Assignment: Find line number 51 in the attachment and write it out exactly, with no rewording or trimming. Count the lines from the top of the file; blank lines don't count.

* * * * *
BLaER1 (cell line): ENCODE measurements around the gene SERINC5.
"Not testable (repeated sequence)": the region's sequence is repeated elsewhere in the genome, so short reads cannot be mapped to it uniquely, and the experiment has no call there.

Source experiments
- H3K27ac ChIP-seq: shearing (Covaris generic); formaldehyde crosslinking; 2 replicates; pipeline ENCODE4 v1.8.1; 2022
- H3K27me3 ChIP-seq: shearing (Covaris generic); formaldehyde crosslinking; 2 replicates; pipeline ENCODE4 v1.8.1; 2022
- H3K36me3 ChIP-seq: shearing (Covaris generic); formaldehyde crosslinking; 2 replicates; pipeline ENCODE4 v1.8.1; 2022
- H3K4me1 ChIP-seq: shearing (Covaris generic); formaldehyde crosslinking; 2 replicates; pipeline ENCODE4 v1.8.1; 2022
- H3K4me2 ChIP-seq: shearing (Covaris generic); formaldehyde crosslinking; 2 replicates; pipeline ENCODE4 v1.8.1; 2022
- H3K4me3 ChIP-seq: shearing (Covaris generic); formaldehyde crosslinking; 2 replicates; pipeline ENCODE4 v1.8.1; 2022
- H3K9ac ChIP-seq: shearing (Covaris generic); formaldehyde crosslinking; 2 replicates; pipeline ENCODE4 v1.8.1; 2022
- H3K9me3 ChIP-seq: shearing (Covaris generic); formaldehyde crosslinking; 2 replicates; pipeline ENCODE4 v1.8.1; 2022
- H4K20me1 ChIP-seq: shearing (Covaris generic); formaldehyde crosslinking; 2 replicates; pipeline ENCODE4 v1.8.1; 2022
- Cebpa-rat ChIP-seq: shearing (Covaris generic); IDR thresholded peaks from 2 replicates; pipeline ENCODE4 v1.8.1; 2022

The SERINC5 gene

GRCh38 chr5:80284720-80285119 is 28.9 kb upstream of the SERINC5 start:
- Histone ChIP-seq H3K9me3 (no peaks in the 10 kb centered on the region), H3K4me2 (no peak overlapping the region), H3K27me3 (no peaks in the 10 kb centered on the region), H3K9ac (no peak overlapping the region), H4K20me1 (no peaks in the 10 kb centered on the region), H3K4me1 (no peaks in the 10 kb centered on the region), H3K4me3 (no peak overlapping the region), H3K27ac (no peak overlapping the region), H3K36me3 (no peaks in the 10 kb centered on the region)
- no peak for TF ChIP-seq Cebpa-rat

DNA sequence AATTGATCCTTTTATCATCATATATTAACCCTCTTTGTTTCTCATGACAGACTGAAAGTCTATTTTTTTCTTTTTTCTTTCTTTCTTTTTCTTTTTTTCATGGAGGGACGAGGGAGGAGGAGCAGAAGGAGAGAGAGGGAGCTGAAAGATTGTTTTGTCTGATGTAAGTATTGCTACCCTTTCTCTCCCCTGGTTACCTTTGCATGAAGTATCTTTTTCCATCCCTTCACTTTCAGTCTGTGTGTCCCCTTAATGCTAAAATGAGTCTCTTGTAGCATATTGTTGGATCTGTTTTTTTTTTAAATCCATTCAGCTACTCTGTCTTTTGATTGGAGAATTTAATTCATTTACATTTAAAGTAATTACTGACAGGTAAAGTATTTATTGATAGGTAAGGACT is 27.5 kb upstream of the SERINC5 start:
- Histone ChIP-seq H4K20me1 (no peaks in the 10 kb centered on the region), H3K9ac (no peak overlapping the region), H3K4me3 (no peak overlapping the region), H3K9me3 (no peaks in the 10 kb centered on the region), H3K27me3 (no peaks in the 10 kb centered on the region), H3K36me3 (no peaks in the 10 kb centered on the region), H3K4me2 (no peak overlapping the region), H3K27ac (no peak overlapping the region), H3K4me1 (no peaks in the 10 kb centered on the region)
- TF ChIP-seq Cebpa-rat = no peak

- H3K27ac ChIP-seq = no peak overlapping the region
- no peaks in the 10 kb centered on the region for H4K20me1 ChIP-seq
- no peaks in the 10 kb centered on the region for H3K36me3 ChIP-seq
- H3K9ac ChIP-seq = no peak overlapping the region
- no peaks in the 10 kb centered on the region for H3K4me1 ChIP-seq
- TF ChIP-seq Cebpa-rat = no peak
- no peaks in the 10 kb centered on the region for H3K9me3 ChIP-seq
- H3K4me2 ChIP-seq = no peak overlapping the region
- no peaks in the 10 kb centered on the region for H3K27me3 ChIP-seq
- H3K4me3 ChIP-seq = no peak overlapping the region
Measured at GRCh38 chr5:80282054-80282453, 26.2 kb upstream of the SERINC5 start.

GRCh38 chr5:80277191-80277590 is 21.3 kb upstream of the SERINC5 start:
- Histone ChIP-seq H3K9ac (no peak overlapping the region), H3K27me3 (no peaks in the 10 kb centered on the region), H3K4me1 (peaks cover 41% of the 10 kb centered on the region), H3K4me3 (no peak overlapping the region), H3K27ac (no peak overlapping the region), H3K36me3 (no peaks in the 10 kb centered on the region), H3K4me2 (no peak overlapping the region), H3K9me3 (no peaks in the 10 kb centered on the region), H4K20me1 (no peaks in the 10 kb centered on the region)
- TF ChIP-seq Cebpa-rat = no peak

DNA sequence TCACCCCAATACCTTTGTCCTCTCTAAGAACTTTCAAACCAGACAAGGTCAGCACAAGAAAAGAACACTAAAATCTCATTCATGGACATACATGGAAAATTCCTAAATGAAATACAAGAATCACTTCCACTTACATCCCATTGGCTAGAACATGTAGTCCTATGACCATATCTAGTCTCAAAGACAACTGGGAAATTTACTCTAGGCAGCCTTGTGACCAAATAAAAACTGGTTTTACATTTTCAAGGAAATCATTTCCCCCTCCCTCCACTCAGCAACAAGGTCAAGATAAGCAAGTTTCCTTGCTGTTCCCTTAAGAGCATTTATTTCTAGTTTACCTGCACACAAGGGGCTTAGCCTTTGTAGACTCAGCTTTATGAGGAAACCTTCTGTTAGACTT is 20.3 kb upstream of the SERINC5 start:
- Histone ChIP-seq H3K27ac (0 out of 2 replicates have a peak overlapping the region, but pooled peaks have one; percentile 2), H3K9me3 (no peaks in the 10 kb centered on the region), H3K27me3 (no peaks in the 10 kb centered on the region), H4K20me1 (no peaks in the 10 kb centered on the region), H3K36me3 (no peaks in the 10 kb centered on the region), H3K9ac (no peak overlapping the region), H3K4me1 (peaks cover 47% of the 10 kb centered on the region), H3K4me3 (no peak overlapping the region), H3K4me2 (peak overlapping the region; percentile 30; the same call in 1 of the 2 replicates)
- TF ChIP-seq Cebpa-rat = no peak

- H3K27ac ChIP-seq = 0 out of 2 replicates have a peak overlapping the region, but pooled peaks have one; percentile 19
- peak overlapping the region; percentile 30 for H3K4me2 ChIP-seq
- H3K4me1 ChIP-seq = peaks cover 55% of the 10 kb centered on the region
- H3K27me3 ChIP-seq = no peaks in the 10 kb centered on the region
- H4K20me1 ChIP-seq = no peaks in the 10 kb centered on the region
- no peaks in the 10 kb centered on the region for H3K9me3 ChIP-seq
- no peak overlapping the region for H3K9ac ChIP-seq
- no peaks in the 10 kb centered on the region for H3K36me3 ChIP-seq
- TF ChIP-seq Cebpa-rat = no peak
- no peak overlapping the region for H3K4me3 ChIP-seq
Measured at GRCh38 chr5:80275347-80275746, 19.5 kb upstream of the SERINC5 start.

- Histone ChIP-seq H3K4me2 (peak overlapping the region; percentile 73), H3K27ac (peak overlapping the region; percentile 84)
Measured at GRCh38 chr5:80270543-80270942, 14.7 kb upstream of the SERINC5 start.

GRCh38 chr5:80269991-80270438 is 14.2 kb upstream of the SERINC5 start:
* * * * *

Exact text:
GRCh38 chr5:80269991-80270438 is 14.2 kb upstream of the SERINC5 start: